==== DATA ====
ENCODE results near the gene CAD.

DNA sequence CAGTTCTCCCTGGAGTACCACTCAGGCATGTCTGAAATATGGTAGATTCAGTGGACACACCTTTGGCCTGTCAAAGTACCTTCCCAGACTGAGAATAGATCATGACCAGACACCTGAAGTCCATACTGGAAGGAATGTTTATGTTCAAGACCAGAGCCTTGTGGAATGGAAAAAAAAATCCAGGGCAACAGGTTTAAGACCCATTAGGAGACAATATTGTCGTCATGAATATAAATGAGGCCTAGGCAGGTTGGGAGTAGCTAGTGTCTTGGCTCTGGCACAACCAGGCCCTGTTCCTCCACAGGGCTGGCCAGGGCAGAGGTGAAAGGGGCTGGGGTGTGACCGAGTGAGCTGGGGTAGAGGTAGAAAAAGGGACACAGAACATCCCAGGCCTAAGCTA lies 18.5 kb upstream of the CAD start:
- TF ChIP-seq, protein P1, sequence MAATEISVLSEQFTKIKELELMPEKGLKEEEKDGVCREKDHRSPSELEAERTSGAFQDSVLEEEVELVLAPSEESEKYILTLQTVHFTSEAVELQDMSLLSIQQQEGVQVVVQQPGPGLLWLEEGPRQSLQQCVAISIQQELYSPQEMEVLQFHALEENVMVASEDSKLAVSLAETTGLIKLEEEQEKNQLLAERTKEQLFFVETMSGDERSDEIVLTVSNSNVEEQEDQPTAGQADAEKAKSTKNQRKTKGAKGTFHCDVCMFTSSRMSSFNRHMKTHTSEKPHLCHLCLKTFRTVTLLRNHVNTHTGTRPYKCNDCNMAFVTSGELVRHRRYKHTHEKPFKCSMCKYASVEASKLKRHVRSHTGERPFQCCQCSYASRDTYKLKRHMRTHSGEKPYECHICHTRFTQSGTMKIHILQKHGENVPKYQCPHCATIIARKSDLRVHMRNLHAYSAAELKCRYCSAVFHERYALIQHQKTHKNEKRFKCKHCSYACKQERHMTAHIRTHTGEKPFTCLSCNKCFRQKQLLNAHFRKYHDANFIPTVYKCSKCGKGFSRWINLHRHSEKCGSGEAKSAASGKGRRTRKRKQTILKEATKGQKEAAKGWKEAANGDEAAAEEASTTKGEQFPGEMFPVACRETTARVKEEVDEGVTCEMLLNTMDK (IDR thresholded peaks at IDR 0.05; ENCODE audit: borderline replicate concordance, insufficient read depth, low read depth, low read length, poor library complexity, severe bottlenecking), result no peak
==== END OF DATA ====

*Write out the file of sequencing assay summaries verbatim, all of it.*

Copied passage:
ENCODE results near the gene CAD.

DNA sequence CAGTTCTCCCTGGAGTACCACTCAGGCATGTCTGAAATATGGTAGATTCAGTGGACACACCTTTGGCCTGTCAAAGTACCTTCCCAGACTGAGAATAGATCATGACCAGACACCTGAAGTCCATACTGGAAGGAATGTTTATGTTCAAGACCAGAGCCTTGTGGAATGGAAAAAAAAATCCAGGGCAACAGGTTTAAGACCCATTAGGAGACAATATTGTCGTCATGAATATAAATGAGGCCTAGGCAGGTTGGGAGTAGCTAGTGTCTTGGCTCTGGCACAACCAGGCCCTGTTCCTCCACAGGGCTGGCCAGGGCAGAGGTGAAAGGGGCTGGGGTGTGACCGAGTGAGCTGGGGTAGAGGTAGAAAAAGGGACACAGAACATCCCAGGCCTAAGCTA lies 18.5 kb upstream of the CAD start:
- TF ChIP-seq, protein P1, sequence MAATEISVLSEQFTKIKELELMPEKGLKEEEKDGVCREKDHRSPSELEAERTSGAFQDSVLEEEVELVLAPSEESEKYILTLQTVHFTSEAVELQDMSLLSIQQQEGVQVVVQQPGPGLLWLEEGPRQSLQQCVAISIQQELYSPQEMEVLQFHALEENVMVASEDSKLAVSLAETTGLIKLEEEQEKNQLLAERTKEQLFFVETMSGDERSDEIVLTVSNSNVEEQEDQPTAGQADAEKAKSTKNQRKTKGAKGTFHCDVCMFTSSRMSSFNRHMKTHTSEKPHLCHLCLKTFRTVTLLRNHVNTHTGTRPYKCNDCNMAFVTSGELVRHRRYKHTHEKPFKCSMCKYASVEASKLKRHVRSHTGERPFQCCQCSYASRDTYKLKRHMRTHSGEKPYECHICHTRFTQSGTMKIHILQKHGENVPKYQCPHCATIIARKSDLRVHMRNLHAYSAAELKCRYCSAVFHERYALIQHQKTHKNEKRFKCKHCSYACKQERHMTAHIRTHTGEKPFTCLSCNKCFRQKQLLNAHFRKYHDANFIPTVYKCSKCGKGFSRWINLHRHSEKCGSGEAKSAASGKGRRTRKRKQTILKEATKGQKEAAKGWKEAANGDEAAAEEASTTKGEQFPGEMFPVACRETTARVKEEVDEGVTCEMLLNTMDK (IDR thresholded peaks at IDR 0.05; ENCODE audit: borderline replicate concordance, insufficient read depth, low read depth, low read length, poor library complexity, severe bottlenecking), result no peak